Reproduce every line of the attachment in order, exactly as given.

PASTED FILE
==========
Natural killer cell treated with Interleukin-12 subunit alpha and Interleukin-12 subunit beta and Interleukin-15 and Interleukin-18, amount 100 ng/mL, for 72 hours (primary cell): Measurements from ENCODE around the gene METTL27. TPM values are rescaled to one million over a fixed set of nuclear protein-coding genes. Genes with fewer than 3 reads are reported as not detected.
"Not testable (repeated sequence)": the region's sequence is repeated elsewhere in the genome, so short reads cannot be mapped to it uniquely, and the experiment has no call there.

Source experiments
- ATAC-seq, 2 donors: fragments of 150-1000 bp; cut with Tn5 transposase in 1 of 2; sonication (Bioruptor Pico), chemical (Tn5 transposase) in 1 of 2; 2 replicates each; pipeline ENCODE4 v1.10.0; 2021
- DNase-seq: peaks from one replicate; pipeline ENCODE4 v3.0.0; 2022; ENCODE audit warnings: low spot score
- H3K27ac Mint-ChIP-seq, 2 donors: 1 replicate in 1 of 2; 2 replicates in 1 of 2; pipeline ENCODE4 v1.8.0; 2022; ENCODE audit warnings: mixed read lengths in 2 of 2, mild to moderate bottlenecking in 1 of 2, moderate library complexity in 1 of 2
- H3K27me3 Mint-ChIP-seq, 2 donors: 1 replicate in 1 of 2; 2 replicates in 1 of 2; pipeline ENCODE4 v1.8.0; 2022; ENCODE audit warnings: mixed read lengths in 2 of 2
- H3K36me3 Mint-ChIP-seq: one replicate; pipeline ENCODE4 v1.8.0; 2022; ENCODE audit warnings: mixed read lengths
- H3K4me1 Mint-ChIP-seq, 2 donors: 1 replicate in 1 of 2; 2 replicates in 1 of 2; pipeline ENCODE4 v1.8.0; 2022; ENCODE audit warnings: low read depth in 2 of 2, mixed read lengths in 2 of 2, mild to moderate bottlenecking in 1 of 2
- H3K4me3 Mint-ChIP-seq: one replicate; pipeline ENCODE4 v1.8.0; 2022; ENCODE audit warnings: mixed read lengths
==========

Natural killer cell treated with Interleukin-12 subunit alpha and Interleukin-12 subunit beta and Interleukin-15 and Interleukin-18, amount 100 ng/mL, for 72 hours (primary cell): Measurements from ENCODE around the gene METTL27. TPM values are rescaled to one million over a fixed set of nuclear protein-coding genes. Genes with fewer than 3 reads are reported as not detected.
"Not testable (repeated sequence)": the region's sequence is repeated elsewhere in the genome, so short reads cannot be mapped to it uniquely, and the experiment has no call there.

Source experiments
- ATAC-seq, 2 donors: fragments of 150-1000 bp; cut with Tn5 transposase in 1 of 2; sonication (Bioruptor Pico), chemical (Tn5 transposase) in 1 of 2; 2 replicates each; pipeline ENCODE4 v1.10.0; 2021
- DNase-seq: peaks from one replicate; pipeline ENCODE4 v3.0.0; 2022; ENCODE audit warnings: low spot score
- H3K27ac Mint-ChIP-seq, 2 donors: 1 replicate in 1 of 2; 2 replicates in 1 of 2; pipeline ENCODE4 v1.8.0; 2022; ENCODE audit warnings: mixed read lengths in 2 of 2, mild to moderate bottlenecking in 1 of 2, moderate library complexity in 1 of 2
- H3K27me3 Mint-ChIP-seq, 2 donors: 1 replicate in 1 of 2; 2 replicates in 1 of 2; pipeline ENCODE4 v1.8.0; 2022; ENCODE audit warnings: mixed read lengths in 2 of 2
- H3K36me3 Mint-ChIP-seq: one replicate; pipeline ENCODE4 v1.8.0; 2022; ENCODE audit warnings: mixed read lengths
- H3K4me1 Mint-ChIP-seq, 2 donors: 1 replicate in 1 of 2; 2 replicates in 1 of 2; pipeline ENCODE4 v1.8.0; 2022; ENCODE audit warnings: low read depth in 2 of 2, mixed read lengths in 2 of 2, mild to moderate bottlenecking in 1 of 2
- H3K4me3 Mint-ChIP-seq: one replicate; pipeline ENCODE4 v1.8.0; 2022; ENCODE audit warnings: mixed read lengths